A non-needle and thread approach is to use an adhesive backed, thermally activated tape, U.S. Pat. No. 3,168,749 to Cala, U.S. Pat. No. 5,006,393 to Isoe, etc. This process is even less attractive as now the hem location is permanent and additional devices are required to set them hem.


This invention addresses the basic problem of quickly and accurately creating a hem, by combining and improving existing techniques, a condition encountered by costumers, wardrobe staff, and others who have to frequently readjust hems.

The major departure from the prior art is to use the staple concept for creating the hem. This technology is mature and has many applications, U.S. Pat. No. 7,121,446 to Arad, Greenberg et al, U.S. Pat. No. 4,811,884 to Sato, U.S. Pat. No. 2,361,501 to Salzberg, etc.

The design changes created for this device include the ability to measure the distance of the hem (without a separate measuring device), the ability to position the hem either a few or many inches in from the edge of the material, and being able to accommodate materials of various thicknesses. Concerning the staple size, the crown is set at the standard dimension of material overlap of a seam, the leg length can vary over a fixed range, while the staple material can be made from different substances in different colors to match the fabrics and minimize the physical attachment.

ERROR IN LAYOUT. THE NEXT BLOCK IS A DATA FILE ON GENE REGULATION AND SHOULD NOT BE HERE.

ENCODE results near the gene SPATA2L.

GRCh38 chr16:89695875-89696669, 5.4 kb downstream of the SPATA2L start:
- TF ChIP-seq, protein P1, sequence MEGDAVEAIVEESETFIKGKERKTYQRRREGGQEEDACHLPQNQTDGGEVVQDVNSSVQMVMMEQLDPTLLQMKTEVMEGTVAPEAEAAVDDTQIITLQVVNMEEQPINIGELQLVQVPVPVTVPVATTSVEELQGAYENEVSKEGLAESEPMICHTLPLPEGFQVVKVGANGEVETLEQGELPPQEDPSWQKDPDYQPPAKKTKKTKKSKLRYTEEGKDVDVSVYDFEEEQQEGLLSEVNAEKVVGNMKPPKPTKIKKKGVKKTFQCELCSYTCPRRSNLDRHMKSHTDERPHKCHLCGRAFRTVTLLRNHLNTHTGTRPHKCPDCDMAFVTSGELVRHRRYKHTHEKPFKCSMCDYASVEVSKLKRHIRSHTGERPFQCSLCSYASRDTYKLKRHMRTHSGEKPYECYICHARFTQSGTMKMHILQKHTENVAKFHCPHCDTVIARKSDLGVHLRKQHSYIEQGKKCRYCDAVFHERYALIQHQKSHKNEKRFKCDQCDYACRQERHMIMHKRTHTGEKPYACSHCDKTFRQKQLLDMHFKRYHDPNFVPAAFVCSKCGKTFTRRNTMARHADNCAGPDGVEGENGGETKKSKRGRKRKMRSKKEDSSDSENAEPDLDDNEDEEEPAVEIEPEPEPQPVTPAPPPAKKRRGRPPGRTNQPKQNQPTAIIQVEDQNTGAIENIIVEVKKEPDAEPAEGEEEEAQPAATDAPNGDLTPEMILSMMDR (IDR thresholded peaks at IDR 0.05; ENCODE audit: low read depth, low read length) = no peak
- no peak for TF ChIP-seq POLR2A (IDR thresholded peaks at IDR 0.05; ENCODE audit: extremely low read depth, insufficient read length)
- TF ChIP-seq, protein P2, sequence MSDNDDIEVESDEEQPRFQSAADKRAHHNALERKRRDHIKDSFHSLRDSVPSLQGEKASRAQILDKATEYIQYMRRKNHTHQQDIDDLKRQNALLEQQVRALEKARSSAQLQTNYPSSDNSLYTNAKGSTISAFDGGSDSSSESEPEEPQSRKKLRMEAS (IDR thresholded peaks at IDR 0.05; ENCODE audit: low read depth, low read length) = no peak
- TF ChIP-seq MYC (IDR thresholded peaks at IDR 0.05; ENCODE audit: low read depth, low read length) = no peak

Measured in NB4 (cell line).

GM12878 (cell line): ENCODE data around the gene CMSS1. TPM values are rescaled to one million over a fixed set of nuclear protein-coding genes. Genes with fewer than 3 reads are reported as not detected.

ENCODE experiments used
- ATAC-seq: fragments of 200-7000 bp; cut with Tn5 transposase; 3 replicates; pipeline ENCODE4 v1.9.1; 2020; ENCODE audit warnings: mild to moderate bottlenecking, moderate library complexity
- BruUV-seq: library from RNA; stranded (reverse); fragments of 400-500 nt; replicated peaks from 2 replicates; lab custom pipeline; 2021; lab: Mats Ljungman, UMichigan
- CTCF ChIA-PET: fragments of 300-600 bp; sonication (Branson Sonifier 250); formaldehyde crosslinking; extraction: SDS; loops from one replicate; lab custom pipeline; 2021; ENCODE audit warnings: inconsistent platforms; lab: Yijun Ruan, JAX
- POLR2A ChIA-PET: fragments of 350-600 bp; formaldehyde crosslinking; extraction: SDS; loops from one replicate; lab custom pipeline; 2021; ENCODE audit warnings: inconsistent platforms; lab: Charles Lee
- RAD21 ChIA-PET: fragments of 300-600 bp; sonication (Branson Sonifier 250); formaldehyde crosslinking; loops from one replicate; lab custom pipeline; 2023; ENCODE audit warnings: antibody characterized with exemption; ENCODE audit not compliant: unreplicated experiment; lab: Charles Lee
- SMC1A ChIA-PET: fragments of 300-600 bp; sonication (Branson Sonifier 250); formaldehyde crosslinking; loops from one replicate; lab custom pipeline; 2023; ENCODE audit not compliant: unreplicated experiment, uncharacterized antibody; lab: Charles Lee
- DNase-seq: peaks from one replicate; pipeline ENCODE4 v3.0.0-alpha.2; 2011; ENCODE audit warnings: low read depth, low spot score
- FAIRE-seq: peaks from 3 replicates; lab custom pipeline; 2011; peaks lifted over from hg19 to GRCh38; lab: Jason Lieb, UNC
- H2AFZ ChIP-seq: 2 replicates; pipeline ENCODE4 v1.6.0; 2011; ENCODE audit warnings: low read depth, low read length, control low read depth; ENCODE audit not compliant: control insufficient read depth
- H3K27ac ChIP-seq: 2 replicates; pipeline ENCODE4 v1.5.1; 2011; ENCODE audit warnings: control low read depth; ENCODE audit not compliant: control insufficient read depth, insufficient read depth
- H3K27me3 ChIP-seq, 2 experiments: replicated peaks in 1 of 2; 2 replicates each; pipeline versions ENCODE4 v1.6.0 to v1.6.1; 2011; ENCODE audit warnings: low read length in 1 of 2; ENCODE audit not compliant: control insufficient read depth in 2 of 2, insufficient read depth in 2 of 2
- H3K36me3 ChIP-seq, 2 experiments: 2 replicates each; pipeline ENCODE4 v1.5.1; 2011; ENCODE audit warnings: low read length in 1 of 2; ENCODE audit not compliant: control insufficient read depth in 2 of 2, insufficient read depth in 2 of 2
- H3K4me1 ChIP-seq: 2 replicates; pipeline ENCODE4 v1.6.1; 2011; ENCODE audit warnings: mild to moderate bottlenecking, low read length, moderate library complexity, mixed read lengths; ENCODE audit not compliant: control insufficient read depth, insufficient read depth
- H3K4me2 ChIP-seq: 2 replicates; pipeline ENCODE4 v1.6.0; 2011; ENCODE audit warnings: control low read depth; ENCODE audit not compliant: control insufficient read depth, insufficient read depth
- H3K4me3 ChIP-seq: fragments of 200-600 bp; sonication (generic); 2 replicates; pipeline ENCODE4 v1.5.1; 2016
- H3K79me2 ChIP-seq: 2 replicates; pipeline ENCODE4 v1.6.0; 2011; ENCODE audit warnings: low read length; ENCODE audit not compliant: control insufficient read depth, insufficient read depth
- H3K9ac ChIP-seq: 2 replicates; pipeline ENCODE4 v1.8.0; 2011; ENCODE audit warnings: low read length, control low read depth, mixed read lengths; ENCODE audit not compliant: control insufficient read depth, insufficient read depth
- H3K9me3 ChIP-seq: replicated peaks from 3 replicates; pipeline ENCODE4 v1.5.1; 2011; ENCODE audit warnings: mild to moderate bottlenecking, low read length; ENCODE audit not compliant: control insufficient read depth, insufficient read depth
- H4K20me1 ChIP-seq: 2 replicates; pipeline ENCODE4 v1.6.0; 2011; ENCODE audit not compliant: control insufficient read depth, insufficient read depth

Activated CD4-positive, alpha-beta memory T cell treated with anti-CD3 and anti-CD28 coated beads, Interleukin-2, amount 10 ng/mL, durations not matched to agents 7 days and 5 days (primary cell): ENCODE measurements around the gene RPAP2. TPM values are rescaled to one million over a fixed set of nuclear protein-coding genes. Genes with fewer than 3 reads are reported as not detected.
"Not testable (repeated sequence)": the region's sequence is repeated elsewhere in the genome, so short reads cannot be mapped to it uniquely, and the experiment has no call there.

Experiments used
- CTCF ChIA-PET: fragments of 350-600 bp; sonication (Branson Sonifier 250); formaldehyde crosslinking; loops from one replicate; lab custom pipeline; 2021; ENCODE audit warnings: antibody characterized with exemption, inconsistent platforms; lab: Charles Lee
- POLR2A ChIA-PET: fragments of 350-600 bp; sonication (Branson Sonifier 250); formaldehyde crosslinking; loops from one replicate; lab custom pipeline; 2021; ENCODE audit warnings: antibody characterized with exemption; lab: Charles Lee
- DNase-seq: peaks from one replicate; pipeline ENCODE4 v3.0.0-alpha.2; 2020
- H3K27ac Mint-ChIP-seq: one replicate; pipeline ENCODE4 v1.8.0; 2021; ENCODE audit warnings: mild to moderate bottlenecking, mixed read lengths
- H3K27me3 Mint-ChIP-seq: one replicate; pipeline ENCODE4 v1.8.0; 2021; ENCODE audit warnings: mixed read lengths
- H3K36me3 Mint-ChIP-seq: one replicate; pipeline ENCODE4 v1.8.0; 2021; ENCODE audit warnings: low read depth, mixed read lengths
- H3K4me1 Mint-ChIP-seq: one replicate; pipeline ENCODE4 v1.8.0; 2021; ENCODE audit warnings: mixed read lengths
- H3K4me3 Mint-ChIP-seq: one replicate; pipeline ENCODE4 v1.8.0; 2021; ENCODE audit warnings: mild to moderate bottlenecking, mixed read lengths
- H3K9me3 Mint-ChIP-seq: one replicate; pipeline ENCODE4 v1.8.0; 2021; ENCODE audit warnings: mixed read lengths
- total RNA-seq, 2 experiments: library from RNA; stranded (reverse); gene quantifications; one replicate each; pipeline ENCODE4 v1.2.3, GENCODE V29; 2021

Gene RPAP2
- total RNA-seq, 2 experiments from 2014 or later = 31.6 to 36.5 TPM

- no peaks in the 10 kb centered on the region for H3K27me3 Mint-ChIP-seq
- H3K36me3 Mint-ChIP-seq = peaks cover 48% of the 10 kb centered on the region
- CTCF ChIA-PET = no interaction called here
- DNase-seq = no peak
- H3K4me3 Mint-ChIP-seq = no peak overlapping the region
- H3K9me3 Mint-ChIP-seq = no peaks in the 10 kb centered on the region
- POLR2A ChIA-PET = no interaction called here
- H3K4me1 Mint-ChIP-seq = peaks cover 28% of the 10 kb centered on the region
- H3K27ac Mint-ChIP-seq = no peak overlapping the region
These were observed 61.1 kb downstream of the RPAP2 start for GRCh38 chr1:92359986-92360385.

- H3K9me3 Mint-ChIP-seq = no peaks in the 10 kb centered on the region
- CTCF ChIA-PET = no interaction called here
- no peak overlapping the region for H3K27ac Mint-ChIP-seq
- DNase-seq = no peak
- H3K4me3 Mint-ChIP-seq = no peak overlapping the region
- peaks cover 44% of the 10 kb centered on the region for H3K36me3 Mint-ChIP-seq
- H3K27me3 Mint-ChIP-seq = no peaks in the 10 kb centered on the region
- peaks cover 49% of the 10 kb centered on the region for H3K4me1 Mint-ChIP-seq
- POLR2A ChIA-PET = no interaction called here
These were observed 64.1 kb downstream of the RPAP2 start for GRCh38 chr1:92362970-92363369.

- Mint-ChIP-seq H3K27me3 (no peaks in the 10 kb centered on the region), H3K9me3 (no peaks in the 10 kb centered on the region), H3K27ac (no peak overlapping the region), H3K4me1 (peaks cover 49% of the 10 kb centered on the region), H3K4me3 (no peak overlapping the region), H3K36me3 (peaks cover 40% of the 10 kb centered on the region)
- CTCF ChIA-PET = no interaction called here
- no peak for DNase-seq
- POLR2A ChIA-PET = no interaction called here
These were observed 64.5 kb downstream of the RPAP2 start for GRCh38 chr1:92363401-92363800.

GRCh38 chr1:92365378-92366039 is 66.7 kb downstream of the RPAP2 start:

The operation of the device is by the usual method employed by tailors, seamstresses, costumers and wardrobe managers, for cutting and pinking. Filling the device is straight forward.

By using staples that are quickly removable, re-hemming a garment is far easier and faster than cutting and removing thread, and then re-measuring, pinning, and re-sewing.


This hand held hemming invention is constructed in such a way as to be easy to use and accomplish all the goals set out for it. All the components required to be changed, are easily inter-changeable where they need to be, to accomplish the desired results. The unit is durable, yet light weight, easy to handle, with a familiar operation process and compact for storage or transport.

Additional Items yet undisclosed give added stability during operation.



FIG. 1A shows a plan view of the invention.

FIG. 1B shows a side elevation (device closed) with the straight anvil support bar in place that is used with thin to medium fabric and has a hem close to the folded edge of the material. The staple has not yet been inserted.